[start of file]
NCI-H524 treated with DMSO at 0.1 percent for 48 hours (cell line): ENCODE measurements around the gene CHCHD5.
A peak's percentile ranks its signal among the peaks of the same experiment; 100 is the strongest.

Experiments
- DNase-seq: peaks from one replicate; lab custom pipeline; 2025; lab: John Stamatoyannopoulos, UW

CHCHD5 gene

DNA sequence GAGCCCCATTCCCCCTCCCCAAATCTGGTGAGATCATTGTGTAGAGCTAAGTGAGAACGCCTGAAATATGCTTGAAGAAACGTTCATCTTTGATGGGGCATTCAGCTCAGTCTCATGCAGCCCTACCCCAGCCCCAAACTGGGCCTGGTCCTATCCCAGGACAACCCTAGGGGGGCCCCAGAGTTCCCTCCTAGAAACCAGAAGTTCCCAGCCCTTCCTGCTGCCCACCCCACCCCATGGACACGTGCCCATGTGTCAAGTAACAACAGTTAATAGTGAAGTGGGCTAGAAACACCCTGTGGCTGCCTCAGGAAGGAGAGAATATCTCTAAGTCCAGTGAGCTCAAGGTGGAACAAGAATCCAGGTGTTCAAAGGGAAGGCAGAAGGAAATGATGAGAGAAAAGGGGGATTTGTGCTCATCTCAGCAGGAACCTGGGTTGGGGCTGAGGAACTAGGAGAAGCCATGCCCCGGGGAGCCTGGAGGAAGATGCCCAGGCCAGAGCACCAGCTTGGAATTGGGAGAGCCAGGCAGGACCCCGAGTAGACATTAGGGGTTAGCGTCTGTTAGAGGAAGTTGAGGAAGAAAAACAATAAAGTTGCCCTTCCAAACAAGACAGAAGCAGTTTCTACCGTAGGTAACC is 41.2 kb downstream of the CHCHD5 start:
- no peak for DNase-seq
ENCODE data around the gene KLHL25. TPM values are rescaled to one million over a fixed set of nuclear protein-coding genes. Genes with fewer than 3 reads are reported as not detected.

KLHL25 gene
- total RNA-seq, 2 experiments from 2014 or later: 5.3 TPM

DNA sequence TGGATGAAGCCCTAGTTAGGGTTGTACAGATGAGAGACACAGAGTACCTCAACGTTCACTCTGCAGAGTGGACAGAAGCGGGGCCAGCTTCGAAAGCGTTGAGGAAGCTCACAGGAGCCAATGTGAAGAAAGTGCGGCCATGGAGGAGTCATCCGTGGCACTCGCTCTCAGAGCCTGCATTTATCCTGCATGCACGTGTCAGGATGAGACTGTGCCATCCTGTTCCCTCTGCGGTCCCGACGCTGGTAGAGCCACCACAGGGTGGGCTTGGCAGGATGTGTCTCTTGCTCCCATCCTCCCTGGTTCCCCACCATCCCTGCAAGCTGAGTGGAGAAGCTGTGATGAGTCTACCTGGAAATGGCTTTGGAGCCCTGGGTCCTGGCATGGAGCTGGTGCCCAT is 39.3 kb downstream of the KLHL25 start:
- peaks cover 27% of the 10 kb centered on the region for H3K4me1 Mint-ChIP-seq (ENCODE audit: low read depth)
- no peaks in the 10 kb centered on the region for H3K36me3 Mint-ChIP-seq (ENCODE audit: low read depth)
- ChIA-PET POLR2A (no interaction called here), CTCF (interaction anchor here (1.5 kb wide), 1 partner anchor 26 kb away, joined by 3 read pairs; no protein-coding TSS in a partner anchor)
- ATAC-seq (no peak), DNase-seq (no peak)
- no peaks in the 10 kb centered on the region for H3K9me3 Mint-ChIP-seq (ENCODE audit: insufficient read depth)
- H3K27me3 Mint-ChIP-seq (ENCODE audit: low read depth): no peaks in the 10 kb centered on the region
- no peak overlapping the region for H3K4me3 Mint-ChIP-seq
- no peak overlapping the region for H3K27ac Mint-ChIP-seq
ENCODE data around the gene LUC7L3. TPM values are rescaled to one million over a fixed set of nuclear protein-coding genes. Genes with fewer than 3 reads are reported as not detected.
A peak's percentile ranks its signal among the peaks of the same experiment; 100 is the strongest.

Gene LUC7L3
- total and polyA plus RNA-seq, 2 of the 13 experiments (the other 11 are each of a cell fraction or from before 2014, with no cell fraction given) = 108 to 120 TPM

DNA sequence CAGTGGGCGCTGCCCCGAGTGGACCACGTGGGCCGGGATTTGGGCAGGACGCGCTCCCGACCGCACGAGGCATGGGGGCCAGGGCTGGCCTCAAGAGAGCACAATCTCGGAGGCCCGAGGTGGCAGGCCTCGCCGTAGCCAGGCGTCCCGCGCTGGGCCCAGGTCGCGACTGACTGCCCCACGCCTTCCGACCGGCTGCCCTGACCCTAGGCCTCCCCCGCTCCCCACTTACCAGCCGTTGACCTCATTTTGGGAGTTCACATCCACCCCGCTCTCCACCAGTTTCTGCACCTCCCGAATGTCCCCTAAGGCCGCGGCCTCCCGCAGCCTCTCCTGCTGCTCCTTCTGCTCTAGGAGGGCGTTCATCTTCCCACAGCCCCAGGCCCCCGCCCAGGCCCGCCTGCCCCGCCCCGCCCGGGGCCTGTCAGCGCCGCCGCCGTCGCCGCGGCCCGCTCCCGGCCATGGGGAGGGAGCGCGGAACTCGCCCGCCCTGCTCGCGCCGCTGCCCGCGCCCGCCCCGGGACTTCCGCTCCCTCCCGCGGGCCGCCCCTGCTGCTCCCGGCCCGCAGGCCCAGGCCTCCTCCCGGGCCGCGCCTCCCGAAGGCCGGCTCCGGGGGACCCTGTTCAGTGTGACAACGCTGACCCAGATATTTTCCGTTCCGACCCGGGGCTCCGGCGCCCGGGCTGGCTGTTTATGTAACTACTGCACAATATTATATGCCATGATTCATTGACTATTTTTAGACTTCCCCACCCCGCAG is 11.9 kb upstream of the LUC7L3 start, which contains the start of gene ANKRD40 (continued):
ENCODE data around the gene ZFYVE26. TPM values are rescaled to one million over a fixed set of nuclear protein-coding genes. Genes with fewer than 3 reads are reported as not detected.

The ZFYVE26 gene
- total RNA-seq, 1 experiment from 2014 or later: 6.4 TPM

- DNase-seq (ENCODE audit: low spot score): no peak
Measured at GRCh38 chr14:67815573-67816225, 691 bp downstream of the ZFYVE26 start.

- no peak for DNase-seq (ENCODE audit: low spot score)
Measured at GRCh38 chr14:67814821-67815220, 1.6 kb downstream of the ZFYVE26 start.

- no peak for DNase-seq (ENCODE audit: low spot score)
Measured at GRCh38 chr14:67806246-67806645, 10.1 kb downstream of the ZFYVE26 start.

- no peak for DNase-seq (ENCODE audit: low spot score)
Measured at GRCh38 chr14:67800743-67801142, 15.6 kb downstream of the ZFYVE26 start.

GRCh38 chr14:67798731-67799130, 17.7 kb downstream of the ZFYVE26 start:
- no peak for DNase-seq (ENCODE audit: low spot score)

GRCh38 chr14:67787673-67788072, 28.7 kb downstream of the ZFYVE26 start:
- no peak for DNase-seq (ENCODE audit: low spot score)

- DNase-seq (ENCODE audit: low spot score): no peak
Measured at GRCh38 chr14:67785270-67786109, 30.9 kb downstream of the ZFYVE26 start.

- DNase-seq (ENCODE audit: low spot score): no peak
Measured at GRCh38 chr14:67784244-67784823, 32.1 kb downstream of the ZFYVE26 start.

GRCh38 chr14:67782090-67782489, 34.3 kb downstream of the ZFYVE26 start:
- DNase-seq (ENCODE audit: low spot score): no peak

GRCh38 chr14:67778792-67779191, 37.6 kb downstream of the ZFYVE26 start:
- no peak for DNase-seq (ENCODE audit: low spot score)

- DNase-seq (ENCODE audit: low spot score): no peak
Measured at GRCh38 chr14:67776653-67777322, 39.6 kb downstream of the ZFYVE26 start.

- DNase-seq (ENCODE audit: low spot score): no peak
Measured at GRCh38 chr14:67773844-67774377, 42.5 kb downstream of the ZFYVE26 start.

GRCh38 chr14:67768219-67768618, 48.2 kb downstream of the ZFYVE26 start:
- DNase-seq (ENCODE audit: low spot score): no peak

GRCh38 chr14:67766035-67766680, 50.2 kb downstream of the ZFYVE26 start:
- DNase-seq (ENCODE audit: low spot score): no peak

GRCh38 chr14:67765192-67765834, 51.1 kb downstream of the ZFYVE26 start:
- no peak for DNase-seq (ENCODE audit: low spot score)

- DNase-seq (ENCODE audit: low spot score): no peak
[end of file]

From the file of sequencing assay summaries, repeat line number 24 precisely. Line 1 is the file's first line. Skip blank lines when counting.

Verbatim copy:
DNA sequence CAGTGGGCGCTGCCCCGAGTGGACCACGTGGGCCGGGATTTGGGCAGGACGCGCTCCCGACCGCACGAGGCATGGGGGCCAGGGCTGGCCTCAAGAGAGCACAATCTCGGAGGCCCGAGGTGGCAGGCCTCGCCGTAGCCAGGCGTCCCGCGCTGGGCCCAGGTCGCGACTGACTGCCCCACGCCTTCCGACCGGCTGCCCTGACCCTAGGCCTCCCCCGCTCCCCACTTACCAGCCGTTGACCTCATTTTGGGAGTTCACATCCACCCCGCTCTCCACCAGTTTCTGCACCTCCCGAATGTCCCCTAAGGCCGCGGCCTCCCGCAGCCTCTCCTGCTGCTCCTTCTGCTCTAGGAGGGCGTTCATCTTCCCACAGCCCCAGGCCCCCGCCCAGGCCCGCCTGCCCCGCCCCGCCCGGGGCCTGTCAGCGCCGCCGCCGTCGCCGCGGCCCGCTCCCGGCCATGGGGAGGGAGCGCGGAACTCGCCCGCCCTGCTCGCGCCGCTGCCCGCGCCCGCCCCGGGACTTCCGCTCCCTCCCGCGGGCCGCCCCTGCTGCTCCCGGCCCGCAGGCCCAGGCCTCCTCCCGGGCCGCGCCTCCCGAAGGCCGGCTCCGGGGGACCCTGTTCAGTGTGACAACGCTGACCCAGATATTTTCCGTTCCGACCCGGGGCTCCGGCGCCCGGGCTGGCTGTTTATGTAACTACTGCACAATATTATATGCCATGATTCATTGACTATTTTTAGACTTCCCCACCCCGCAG is 11.9 kb upstream of the LUC7L3 start, which contains the start of gene ANKRD40 (continued):